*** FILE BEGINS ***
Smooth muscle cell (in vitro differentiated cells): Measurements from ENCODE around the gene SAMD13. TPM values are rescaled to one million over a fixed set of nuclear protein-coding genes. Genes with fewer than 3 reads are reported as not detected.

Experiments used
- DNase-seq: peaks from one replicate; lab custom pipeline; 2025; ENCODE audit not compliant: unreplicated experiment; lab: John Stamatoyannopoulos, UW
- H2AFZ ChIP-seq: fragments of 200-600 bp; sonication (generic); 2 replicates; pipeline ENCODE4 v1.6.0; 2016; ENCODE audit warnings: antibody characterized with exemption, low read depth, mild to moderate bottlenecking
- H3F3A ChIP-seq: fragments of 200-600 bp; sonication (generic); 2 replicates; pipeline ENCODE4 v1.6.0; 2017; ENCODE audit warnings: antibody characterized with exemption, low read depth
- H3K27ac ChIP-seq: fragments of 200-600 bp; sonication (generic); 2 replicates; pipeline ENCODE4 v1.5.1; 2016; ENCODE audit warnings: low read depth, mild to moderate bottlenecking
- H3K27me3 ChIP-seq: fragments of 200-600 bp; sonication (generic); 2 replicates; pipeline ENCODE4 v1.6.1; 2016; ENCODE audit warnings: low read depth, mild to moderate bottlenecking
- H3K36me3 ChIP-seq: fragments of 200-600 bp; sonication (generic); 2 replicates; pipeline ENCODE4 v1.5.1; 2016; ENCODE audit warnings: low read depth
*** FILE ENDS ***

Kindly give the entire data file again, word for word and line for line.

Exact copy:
Smooth muscle cell (in vitro differentiated cells): Measurements from ENCODE around the gene SAMD13. TPM values are rescaled to one million over a fixed set of nuclear protein-coding genes. Genes with fewer than 3 reads are reported as not detected.

Experiments used
- DNase-seq: peaks from one replicate; lab custom pipeline; 2025; ENCODE audit not compliant: unreplicated experiment; lab: John Stamatoyannopoulos, UW
- H2AFZ ChIP-seq: fragments of 200-600 bp; sonication (generic); 2 replicates; pipeline ENCODE4 v1.6.0; 2016; ENCODE audit warnings: antibody characterized with exemption, low read depth, mild to moderate bottlenecking
- H3F3A ChIP-seq: fragments of 200-600 bp; sonication (generic); 2 replicates; pipeline ENCODE4 v1.6.0; 2017; ENCODE audit warnings: antibody characterized with exemption, low read depth
- H3K27ac ChIP-seq: fragments of 200-600 bp; sonication (generic); 2 replicates; pipeline ENCODE4 v1.5.1; 2016; ENCODE audit warnings: low read depth, mild to moderate bottlenecking
- H3K27me3 ChIP-seq: fragments of 200-600 bp; sonication (generic); 2 replicates; pipeline ENCODE4 v1.6.1; 2016; ENCODE audit warnings: low read depth, mild to moderate bottlenecking
- H3K36me3 ChIP-seq: fragments of 200-600 bp; sonication (generic); 2 replicates; pipeline ENCODE4 v1.5.1; 2016; ENCODE audit warnings: low read depth